The other day, on Radio 4's You and Yours , I heard yet another GP wheeled on to snipe at NHS Direct. How inconvenient it was, he said, that NHS Direct nurses were giving advice to patients that sometimes conflicted with what he himself told them (which, he implied, was always utterly reliable and derived from the very spring and fount of leading-edge clinical knowledge). How much more sensible and effective it would have been, he said, for the Department of Health just to give each GP a few hundred thousand pounds so that practices could set up their own helplines and appointment booking systems, instead of constantly interfering with honest doctors.
No doubt this suggestion rang hollow with the millions of people whose GP practices still do not trouble even to answer their phones within an acceptable time, or for that matter do not work a proper appointments booking system - and whose patients therefore regularly waste hours trying to get to see them for five minutes.
It is not surprising that the medical profession is still unhappy about NHS Direct. It was, after all, introduced partly to undermine their grip on the service, and thus try to get around some of the chronic faults in the provision of primary care.
What is most galling for the profession is that NHS Direct is working rather well at what it does - bearing in mind that it does not purport to do everything. It just does what it can, and refers the rest elsewhere - rather like a GP, in fact, with the difference that NHS Direct is not continually demanding more money while simultaneously refusing to implement DoH policies.
The moral for the DoH is that information technology is good at performing certain simple tasks that make an enormous difference to the provision of effective care at relatively low cost.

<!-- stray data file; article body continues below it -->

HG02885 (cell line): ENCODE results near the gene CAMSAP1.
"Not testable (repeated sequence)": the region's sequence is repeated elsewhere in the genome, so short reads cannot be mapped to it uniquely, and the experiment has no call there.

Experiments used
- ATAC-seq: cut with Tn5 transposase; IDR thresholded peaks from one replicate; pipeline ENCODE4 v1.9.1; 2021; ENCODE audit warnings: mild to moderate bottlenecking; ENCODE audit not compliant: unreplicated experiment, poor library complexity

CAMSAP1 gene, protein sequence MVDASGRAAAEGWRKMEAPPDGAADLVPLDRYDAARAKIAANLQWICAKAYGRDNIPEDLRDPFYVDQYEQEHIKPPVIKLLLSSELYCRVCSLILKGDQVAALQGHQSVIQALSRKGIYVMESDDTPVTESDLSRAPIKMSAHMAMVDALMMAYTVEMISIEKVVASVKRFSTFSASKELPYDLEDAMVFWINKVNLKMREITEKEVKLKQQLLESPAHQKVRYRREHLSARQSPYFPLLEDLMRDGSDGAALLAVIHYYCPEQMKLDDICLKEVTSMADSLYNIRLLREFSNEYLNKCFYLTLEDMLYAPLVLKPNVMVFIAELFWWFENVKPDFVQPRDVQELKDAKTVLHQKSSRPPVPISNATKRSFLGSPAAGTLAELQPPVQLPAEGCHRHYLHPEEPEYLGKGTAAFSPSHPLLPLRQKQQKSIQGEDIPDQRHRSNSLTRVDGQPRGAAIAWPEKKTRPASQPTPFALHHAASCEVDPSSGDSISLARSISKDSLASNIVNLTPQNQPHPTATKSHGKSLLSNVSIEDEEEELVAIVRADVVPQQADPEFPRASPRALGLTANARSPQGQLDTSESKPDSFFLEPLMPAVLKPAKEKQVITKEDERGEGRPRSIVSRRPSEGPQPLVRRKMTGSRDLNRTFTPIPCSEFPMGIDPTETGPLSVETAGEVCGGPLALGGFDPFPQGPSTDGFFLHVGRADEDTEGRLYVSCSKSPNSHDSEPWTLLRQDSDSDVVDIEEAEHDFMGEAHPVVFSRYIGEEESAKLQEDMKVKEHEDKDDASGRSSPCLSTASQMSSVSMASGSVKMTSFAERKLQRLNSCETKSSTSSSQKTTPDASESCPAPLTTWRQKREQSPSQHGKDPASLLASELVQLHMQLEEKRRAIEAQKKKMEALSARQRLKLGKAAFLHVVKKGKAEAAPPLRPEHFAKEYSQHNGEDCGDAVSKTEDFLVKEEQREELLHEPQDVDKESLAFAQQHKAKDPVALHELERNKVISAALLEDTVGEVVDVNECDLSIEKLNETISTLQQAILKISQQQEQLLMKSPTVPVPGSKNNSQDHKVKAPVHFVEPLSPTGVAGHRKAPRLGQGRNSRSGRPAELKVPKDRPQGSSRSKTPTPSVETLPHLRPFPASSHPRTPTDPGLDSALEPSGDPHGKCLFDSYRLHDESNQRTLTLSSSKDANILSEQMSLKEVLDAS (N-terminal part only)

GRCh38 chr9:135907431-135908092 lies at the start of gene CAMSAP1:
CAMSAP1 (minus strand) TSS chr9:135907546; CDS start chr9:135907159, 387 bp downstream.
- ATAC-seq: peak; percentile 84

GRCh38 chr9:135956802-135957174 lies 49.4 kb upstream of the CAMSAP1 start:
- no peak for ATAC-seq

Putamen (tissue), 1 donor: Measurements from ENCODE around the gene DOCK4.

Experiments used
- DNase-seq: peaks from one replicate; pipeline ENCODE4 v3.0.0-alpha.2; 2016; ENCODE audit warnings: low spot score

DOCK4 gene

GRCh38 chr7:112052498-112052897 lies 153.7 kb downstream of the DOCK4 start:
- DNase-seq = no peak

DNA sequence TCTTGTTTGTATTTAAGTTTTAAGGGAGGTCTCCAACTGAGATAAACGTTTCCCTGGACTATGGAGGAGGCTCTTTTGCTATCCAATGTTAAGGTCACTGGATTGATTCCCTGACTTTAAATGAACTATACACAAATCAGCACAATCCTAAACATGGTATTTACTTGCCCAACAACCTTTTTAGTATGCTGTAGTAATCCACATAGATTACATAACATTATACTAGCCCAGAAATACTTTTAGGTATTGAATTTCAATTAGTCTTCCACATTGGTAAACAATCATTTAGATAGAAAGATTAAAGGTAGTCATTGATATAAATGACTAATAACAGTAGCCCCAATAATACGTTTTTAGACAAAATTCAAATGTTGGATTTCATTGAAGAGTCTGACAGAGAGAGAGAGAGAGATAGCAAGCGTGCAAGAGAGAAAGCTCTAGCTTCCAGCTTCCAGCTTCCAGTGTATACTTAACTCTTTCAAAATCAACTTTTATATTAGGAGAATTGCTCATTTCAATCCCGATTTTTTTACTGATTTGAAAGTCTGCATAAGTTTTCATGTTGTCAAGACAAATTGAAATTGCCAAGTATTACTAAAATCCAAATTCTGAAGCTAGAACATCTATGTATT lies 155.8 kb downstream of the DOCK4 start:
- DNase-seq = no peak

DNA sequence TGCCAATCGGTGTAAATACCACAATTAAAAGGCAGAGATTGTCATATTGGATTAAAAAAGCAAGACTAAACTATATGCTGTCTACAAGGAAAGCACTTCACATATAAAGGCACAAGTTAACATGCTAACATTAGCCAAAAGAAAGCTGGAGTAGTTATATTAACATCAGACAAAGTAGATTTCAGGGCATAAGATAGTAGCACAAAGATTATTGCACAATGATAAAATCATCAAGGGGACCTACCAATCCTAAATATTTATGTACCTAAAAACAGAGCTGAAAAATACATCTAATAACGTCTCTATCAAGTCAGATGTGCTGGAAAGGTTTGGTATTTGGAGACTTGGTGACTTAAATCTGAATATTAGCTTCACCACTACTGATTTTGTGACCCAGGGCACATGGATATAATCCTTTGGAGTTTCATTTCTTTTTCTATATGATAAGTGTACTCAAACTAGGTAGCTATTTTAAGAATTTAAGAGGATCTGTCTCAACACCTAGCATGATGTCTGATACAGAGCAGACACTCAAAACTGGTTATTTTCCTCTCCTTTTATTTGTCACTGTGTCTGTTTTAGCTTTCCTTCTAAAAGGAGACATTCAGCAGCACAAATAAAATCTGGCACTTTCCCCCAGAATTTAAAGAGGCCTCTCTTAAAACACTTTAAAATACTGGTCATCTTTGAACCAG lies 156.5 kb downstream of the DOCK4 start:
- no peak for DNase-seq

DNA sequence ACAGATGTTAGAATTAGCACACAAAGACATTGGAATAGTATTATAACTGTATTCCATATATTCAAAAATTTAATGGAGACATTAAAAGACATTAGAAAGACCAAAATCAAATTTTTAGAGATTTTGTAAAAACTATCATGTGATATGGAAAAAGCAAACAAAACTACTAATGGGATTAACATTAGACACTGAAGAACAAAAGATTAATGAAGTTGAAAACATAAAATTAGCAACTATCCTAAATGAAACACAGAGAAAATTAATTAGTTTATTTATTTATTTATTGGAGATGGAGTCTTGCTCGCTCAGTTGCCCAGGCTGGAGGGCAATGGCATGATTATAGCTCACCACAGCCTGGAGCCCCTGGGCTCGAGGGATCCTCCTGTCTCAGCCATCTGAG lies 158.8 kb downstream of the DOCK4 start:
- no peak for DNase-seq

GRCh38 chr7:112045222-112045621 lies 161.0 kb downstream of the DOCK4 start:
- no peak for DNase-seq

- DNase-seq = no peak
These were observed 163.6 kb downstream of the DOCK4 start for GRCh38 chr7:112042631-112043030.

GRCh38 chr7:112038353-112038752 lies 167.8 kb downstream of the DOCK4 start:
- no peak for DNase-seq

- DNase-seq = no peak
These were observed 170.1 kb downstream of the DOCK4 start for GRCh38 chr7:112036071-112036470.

Furthermore, once these basic, simple services are running reliably and are well understood, they can then be extended step by step. This is what is happening in North Tyneside, whose NHS Direct service is being developed in various directions to solve related problems - for example, by putting the service into hospital A&E departments to triage people as they come in.
It is true that NHS Direct has been implemented quickly, but not so quickly that the project became unmanageable. It has managed, largely because it relies on relatively simple technology that is well understood from elsewhere.
Contrast NHS Direct's success with the NHS's other major IT project - the plan to build a lifetime electronic health record, or EHR, for all citizens.
The EHR programme was announced as a grand strategy - a seven-year plan to get from square one to a vision of the NHS that is so ambitious that it exists nowhere in the world today. Not only is it technically very hard, but it is the ultimate in project management challenges, particularly in an organisation like the NHS, which is so unresponsive to central direction - and where there are mechanisms (such as the idiotic procurement procedures imposed on local bodies) working to prevent it ever happening at all. After all, it has taken 18 months just to get to the point at which EHR demonstrator sites are to be allocated funding.
It is clear that the EHR project will fail to meet its targets. It is far too ambitious. It is quite possible that it will fail completely - that some of the central technical problems, such as online access to primary care systems, cannot be solved.
It is ironic that the Cabinet Office recently announced it is launching a review of failed IT projects in the public sector - including the NHS - in the hope of learning lessons.
Perhaps the review team should extend its remit to looking at present projects, too, because EHR is another NHS IT disaster just waiting to happen. Comparing it with NHS Direct may reveal the lesson the NHS really needs to learn: that in information technology, five-year plans just do not work.